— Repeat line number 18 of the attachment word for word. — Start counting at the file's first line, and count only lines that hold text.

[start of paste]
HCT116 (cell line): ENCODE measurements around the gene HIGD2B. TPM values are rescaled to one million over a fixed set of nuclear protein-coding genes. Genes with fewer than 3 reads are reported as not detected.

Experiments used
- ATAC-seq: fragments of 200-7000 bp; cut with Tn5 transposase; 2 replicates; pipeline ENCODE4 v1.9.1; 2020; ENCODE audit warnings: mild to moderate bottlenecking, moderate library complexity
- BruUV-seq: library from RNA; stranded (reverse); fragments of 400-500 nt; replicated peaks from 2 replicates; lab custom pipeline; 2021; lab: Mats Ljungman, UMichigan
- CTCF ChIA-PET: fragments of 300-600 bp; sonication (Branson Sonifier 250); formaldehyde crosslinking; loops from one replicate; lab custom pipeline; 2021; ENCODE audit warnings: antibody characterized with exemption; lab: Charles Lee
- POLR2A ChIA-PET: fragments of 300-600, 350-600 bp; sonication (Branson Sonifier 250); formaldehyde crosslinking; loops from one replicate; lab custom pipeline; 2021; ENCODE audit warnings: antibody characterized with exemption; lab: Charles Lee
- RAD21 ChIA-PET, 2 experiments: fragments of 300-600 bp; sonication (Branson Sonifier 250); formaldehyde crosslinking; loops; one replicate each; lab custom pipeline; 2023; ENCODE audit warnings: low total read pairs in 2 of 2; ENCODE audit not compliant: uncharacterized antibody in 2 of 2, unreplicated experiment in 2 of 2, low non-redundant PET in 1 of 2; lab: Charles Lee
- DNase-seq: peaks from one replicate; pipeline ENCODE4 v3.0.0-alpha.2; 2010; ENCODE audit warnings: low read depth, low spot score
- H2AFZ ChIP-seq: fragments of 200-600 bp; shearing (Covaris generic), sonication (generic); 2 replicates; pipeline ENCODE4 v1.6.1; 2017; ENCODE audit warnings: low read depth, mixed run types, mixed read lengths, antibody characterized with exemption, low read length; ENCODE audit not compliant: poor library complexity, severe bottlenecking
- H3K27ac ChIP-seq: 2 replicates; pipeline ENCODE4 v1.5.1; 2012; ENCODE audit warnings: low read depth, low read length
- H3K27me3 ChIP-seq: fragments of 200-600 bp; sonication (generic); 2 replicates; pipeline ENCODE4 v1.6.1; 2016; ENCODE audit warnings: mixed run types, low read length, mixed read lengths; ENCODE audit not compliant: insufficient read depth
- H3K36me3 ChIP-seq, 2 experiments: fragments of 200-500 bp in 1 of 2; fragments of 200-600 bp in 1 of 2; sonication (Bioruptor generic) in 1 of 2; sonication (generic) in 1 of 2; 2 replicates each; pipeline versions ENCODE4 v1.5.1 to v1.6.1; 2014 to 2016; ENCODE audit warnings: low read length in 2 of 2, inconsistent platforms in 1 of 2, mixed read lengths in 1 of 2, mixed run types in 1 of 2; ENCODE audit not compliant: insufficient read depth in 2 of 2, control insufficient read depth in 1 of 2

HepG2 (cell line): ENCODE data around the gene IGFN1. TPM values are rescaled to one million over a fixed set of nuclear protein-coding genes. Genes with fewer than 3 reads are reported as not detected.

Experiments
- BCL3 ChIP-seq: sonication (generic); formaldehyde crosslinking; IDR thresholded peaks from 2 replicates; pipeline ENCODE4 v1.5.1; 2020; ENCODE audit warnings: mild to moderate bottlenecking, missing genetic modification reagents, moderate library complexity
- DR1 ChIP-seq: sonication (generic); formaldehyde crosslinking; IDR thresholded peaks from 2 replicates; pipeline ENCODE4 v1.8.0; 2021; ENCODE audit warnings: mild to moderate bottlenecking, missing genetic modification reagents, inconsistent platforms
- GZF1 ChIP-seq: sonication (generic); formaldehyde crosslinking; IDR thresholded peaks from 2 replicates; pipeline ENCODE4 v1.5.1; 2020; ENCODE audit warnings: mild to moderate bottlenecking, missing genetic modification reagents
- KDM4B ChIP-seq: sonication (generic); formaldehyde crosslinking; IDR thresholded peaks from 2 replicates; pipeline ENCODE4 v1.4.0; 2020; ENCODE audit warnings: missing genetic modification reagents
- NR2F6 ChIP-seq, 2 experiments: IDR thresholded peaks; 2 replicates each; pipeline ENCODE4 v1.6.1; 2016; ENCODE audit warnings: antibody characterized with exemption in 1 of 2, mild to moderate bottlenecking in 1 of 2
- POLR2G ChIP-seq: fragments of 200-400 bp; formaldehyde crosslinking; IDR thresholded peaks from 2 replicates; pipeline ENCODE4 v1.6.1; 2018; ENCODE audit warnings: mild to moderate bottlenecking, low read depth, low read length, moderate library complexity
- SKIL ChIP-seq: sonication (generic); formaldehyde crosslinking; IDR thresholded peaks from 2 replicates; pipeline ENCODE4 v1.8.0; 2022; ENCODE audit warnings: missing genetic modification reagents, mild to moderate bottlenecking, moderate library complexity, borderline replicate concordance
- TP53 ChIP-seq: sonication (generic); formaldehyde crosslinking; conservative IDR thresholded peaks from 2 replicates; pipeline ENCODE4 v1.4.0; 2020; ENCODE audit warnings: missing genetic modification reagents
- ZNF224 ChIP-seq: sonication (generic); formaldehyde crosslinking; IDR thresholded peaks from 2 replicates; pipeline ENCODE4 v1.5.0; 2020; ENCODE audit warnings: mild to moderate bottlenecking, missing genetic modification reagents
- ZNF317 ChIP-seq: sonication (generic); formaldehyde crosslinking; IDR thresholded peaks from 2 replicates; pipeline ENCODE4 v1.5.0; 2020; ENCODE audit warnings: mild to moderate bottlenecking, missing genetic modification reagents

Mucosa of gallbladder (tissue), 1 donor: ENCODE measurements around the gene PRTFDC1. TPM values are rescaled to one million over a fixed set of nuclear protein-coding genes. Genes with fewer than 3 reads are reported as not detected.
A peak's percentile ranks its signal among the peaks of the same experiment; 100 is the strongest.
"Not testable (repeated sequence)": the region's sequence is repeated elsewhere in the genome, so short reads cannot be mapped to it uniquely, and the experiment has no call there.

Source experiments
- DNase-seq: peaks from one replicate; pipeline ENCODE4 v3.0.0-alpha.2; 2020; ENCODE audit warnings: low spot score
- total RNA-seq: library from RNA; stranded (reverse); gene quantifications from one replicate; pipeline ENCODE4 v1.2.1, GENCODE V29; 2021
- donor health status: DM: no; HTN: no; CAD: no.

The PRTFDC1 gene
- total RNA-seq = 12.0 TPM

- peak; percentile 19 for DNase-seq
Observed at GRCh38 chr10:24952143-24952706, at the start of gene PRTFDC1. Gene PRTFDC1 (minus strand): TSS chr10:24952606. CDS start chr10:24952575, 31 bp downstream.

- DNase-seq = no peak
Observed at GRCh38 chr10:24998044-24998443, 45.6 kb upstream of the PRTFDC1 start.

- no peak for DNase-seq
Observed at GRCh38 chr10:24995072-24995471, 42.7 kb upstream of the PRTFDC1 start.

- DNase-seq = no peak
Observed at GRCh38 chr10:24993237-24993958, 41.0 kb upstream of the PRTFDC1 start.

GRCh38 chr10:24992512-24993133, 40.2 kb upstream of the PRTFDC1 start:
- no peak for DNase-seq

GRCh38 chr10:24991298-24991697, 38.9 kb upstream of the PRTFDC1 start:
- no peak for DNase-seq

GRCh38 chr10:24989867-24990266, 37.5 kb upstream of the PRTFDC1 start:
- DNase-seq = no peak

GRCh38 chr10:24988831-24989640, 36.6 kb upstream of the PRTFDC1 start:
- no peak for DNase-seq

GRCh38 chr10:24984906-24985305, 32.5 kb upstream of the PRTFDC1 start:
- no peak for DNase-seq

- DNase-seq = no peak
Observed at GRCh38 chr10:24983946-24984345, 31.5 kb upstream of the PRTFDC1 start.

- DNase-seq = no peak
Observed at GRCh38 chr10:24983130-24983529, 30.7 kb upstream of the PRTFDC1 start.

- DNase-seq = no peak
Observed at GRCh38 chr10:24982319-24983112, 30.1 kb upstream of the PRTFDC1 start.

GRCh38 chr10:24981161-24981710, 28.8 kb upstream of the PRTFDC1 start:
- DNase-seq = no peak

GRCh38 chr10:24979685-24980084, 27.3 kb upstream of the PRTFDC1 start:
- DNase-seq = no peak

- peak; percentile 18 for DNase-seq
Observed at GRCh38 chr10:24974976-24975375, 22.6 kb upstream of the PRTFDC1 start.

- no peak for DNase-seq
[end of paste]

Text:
- KDM4B ChIP-seq: sonication (generic); formaldehyde crosslinking; IDR thresholded peaks from 2 replicates; pipeline ENCODE4 v1.4.0; 2020; ENCODE audit warnings: missing genetic modification reagents